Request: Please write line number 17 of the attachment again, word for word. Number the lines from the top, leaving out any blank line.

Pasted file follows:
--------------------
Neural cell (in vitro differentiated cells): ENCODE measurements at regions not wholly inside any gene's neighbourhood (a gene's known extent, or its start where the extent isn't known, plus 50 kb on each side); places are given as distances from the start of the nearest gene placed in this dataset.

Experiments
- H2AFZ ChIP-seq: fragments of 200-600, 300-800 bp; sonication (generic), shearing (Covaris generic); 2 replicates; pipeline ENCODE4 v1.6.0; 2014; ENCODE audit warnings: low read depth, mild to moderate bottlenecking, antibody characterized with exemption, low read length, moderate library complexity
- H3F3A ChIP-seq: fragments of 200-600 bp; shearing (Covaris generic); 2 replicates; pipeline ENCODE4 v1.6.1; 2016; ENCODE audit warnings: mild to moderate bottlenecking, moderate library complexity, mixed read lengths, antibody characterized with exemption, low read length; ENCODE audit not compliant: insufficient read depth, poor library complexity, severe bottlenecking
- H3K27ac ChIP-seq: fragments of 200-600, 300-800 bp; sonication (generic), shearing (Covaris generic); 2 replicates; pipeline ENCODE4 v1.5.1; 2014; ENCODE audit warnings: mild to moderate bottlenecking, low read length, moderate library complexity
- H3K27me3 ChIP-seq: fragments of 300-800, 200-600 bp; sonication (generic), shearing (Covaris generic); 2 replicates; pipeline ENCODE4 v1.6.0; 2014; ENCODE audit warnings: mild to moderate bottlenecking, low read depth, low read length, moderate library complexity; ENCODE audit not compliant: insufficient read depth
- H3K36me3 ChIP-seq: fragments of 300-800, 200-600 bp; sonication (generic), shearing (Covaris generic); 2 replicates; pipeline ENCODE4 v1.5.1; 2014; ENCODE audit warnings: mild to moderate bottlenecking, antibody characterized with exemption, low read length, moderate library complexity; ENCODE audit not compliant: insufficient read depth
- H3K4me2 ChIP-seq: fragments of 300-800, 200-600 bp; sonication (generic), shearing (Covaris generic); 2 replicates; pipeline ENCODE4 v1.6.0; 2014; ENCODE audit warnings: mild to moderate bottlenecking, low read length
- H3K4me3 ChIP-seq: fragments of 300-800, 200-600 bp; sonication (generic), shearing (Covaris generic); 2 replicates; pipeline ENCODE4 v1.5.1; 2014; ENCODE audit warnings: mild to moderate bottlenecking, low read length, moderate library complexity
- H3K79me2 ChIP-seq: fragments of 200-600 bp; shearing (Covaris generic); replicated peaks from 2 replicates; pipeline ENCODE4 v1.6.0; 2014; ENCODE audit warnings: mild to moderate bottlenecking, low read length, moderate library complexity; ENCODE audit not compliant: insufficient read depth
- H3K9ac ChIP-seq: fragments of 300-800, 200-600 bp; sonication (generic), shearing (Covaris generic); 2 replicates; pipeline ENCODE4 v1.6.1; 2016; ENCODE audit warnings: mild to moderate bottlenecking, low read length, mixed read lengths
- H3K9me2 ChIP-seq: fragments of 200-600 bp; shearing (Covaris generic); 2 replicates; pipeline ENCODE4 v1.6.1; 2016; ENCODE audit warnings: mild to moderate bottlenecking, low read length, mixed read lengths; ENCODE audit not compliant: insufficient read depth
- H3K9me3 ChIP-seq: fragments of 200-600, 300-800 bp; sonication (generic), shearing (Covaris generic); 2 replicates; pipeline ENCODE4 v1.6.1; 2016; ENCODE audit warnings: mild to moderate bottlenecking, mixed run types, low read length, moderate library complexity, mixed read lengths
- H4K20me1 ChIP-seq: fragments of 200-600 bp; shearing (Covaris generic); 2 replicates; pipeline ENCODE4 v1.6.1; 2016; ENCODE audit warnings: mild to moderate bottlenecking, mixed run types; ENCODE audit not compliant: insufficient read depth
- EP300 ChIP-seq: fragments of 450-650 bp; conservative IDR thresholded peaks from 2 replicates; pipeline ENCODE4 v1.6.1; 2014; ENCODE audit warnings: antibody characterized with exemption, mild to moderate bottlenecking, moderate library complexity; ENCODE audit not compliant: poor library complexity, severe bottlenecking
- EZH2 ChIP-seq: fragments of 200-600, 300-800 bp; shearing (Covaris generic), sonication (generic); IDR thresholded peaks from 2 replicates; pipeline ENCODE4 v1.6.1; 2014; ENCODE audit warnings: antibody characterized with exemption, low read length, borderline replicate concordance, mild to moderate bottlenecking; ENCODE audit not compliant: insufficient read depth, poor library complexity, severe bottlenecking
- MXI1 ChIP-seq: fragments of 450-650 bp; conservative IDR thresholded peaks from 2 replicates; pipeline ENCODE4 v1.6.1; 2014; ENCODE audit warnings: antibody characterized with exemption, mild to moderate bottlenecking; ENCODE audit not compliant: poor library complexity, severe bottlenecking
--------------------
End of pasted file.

- MXI1 ChIP-seq: fragments of 450-650 bp; conservative IDR thresholded peaks from 2 replicates; pipeline ENCODE4 v1.6.1; 2014; ENCODE audit warnings: antibody characterized with exemption, mild to moderate bottlenecking; ENCODE audit not compliant: poor library complexity, severe bottlenecking